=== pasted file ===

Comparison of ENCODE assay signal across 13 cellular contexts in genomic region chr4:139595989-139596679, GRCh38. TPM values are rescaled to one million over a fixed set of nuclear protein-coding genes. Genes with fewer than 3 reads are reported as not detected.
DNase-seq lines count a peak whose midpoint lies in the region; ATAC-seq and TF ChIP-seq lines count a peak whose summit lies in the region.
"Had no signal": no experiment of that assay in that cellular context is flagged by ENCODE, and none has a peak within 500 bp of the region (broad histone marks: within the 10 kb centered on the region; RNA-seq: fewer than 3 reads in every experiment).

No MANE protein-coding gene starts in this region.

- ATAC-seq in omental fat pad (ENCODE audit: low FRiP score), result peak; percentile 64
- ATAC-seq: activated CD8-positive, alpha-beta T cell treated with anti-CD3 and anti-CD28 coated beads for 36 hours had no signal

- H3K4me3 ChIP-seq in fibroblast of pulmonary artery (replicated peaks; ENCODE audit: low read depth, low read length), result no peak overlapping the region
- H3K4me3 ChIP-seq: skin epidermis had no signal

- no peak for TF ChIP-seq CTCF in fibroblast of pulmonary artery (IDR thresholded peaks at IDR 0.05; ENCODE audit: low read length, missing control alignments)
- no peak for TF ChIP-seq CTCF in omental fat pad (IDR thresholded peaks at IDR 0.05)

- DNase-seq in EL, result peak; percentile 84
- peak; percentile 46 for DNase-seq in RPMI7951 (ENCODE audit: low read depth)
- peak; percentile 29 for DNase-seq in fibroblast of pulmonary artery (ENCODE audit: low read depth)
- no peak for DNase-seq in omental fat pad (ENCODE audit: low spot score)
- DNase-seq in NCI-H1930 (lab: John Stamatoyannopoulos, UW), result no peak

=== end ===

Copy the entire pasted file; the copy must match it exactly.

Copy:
Comparison of ENCODE assay signal across 13 cellular contexts in genomic region chr4:139595989-139596679, GRCh38. TPM values are rescaled to one million over a fixed set of nuclear protein-coding genes. Genes with fewer than 3 reads are reported as not detected.
DNase-seq lines count a peak whose midpoint lies in the region; ATAC-seq and TF ChIP-seq lines count a peak whose summit lies in the region.
"Had no signal": no experiment of that assay in that cellular context is flagged by ENCODE, and none has a peak within 500 bp of the region (broad histone marks: within the 10 kb centered on the region; RNA-seq: fewer than 3 reads in every experiment).

No MANE protein-coding gene starts in this region.

- ATAC-seq in omental fat pad (ENCODE audit: low FRiP score), result peak; percentile 64
- ATAC-seq: activated CD8-positive, alpha-beta T cell treated with anti-CD3 and anti-CD28 coated beads for 36 hours had no signal

- H3K4me3 ChIP-seq in fibroblast of pulmonary artery (replicated peaks; ENCODE audit: low read depth, low read length), result no peak overlapping the region
- H3K4me3 ChIP-seq: skin epidermis had no signal

- no peak for TF ChIP-seq CTCF in fibroblast of pulmonary artery (IDR thresholded peaks at IDR 0.05; ENCODE audit: low read length, missing control alignments)
- no peak for TF ChIP-seq CTCF in omental fat pad (IDR thresholded peaks at IDR 0.05)

- DNase-seq in EL, result peak; percentile 84
- peak; percentile 46 for DNase-seq in RPMI7951 (ENCODE audit: low read depth)
- peak; percentile 29 for DNase-seq in fibroblast of pulmonary artery (ENCODE audit: low read depth)
- no peak for DNase-seq in omental fat pad (ENCODE audit: low spot score)
- DNase-seq in NCI-H1930 (lab: John Stamatoyannopoulos, UW), result no peak